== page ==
California insureds seeking Brandt fees waive the attorney-client privilege as to attorney fee documents


documents; stack of documents; exhibits; binder clips

By: Rachel E. Hobbs

A recent decision by California’s First Appellate District holds that a party seeking Brandt attorney fees thereby waives the attorney-client privilege regarding such fees, although attorney work product protection is not waived. In Byers v. Superior Court (USAA), 1st App. Dist. Civ. No. A169321, the plaintiffs sued their homeowner’s insurer for bad faith relating to the installation of wood flooring. During discovery, the plaintiffs refused to produce evidence of their Brandt attorney fees in the form of fee agreements, invoices, fee statements, billing records, receipts and proof of payment. The trial court granted the insurer’s motion to compel this information on the ground that plaintiffs had waived the attorney-client privilege. However, the trial court stated that the plaintiffs’ attorney could redact protected work product (presumably because the attorney is the holder of that right). The plaintiffs filed a writ petition.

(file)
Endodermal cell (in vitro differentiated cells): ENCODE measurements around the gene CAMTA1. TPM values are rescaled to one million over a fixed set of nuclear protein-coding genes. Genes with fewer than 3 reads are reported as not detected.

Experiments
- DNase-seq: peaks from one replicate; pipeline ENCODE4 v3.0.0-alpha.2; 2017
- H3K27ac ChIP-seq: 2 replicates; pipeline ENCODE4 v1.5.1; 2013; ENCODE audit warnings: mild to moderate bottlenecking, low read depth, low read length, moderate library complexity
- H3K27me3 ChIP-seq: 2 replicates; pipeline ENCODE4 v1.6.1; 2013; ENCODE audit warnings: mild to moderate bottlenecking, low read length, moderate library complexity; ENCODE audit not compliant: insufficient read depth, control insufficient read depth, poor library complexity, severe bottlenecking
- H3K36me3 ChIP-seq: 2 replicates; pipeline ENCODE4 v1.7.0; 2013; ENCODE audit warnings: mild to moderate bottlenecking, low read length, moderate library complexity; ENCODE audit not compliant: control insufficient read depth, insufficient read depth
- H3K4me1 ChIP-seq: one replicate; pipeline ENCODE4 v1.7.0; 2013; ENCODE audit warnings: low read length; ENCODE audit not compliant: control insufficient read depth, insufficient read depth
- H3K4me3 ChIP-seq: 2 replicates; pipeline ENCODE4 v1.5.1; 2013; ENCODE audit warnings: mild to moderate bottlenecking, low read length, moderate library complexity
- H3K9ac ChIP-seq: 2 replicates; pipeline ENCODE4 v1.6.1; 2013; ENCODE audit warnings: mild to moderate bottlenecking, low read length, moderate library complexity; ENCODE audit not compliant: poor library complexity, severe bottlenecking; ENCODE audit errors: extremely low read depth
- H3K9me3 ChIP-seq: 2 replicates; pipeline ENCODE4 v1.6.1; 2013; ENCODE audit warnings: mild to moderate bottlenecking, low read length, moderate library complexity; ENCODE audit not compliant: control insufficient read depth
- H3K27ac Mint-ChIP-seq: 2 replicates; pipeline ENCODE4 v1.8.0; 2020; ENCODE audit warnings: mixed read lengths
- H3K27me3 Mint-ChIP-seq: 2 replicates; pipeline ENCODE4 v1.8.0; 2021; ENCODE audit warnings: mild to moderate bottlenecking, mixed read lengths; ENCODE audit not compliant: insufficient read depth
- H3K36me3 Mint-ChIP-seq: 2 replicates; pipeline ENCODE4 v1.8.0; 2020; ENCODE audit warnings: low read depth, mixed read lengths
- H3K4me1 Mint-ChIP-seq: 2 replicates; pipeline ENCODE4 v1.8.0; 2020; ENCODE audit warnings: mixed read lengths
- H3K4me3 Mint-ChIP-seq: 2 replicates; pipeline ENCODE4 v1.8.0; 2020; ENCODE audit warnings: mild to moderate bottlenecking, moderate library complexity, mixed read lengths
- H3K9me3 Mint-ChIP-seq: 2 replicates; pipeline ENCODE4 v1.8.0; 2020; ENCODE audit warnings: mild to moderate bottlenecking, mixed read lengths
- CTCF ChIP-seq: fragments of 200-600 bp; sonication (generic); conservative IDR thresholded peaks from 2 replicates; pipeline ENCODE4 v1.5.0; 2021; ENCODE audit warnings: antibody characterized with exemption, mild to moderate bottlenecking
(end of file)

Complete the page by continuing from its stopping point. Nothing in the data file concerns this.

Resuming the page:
The Court of Appeal granted writ review, noting that the issue was one of first impression and involved the attorney-client privilege. The Court ultimately denied writ relief, stating that it is well-established a party cannot invoke the attorney-client privilege to avoid providing information essential to its claims. The Court rejected plaintiffs’ argument that their production should be deferred until after liability for bad faith was established, stating that plaintiffs had not sought bifurcation. The Court also dismissed plaintiffs’ argument they should not be required to provide evidence as to all attorney fees. As the Court recognized, fees incurred in pursuing bad faith do not qualify as recoverable Brandt fees (which are limited to fees incurred in proving breach of contract when there has been a showing of bad faith). The Court agreed that the plaintiffs were not required to produce information regarding the fees incurred in pursuing bad faith. Rather, the Court stated, the trial court order explicitly allowed redaction of the responsive documents (although it is unclear from the decision whether the trial court’s order allowed redaction of information other than attorney work product). The Court’s decision left open the issue of whether a party suing for bad faith can, by retracting its claim for Brandt fees, restore the attorney-client privilege. 

For more information, please contact Rachel Hobbs at or your local FMG attorney.